The world is in a race against the escalating effects of climate change. And one of the most urgent and vital steps is cutting greenhouse gas emissions, chiefly emissions from burning fossil fuels that power much of the global economy. A global North Star target is to cut emissions to net zero by 2050, which the United Nations' leading climate science panel says is a must if the world is to limit warming to 1.5 deg C above pre-industrial levels. Given that the world has already warmed 1.2 deg C in little more than a century, and carbon dioxide levels in the atmosphere keep rising, the climate challenge is immense. To mitigate the effects on populations and protect the planet, the global economy needs to reach net-zero emissions in little more than a generation. This means cutting greenhouse gas emissions produced by human activity to as close to zero as possible and abating the remainder by using the oceans, forests and other solutions.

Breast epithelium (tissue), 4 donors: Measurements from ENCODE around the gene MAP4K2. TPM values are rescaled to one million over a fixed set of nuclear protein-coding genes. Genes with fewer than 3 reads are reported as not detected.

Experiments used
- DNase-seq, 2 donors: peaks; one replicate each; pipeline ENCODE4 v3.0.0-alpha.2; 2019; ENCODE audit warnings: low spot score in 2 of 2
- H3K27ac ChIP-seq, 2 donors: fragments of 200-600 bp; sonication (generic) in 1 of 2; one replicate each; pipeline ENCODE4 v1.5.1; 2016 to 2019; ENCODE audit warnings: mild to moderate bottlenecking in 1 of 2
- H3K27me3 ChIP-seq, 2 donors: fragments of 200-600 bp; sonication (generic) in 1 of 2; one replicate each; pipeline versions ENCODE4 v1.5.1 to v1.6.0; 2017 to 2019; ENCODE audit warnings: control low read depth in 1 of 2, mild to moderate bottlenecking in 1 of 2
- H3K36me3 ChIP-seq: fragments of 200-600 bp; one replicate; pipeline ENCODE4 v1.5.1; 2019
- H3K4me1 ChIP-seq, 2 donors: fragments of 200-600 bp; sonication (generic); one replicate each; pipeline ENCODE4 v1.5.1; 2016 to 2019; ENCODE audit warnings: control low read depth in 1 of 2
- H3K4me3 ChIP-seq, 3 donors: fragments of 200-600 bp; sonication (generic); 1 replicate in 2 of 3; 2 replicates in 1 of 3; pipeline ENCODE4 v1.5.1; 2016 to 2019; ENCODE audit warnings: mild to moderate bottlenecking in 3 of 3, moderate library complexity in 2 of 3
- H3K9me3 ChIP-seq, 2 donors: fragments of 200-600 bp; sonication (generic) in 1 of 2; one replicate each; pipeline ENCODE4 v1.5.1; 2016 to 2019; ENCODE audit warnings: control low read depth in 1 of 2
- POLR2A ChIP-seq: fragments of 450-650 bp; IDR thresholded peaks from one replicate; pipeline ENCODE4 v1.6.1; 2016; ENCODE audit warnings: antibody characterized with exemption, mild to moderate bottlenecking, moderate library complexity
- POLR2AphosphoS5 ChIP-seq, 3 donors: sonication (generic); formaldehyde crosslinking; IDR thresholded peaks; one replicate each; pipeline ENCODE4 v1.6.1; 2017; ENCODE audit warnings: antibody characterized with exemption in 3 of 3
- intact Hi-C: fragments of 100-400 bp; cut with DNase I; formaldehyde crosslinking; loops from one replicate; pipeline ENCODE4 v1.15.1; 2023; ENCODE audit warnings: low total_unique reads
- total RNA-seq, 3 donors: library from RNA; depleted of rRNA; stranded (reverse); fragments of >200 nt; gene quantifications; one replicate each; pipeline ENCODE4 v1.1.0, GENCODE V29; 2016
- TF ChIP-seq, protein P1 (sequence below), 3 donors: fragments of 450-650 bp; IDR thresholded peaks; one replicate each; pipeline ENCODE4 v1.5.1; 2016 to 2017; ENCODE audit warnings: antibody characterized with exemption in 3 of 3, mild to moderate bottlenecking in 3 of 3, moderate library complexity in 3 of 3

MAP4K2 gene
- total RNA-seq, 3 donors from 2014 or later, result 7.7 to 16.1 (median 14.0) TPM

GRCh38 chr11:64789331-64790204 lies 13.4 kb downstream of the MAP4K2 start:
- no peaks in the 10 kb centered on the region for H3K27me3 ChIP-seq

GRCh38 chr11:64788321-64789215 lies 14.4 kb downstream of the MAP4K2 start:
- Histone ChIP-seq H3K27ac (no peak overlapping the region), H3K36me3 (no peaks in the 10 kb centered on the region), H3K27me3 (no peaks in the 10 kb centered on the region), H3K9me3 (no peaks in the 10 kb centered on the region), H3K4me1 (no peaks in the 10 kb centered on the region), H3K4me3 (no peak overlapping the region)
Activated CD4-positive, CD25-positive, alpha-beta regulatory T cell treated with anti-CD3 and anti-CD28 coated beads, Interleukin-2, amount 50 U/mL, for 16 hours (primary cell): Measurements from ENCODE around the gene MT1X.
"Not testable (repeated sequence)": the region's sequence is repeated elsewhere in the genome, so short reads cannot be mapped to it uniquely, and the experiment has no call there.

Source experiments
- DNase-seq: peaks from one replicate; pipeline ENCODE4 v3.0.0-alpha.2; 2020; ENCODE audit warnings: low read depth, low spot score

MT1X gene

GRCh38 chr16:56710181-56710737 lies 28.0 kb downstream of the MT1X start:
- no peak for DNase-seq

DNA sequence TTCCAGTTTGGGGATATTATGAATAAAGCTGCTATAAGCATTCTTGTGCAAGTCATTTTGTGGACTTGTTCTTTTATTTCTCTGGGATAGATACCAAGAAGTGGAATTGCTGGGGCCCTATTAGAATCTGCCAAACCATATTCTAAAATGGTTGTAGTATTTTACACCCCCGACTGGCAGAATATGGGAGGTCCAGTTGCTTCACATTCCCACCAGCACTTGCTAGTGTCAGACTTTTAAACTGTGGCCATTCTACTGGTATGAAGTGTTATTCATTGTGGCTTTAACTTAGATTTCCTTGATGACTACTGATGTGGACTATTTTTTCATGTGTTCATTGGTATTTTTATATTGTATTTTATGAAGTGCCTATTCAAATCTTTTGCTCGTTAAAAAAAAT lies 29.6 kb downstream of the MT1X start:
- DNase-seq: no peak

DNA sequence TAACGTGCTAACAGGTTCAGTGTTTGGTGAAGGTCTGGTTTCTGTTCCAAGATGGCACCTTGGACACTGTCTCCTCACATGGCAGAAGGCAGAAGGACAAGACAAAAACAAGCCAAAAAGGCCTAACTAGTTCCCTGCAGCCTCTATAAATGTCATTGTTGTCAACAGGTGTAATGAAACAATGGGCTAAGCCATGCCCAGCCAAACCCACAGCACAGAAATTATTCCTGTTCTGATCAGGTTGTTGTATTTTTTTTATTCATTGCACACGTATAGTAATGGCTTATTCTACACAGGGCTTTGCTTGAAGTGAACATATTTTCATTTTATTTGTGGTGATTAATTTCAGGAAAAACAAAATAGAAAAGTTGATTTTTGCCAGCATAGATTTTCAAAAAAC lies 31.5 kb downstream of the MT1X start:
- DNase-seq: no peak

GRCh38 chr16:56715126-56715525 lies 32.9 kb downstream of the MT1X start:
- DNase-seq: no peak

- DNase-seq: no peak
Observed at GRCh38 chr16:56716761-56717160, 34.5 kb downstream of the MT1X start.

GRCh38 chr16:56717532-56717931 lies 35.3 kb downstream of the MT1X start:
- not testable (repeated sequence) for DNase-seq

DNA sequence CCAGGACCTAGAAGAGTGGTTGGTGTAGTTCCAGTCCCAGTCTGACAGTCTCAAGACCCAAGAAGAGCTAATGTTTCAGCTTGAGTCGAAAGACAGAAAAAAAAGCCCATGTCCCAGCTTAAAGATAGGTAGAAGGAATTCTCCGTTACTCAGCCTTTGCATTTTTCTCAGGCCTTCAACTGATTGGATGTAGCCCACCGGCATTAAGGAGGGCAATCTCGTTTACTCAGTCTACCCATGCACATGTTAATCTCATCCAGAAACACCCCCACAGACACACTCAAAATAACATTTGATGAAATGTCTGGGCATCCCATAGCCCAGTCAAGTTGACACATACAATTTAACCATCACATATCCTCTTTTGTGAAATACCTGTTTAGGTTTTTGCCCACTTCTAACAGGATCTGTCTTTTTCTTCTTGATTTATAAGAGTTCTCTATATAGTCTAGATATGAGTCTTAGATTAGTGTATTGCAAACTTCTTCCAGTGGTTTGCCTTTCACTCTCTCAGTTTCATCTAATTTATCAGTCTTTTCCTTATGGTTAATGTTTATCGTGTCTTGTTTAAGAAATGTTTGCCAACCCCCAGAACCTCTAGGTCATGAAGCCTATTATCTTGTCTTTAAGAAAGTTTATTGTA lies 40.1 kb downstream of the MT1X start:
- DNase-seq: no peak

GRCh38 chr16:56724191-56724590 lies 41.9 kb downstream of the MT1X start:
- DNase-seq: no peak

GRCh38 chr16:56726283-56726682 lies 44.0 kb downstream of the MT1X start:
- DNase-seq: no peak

But the net-zero path is not easy and is a huge challenge for governments and companies. It means figuring out how to slash emissions from transport, energy production, manufacturing, supply chains, buildings, agriculture and so on. Business practices, investments and government policies must promote the transition to clean energy and the wider green economy. This is happening. But it needs to be ramped up quickly.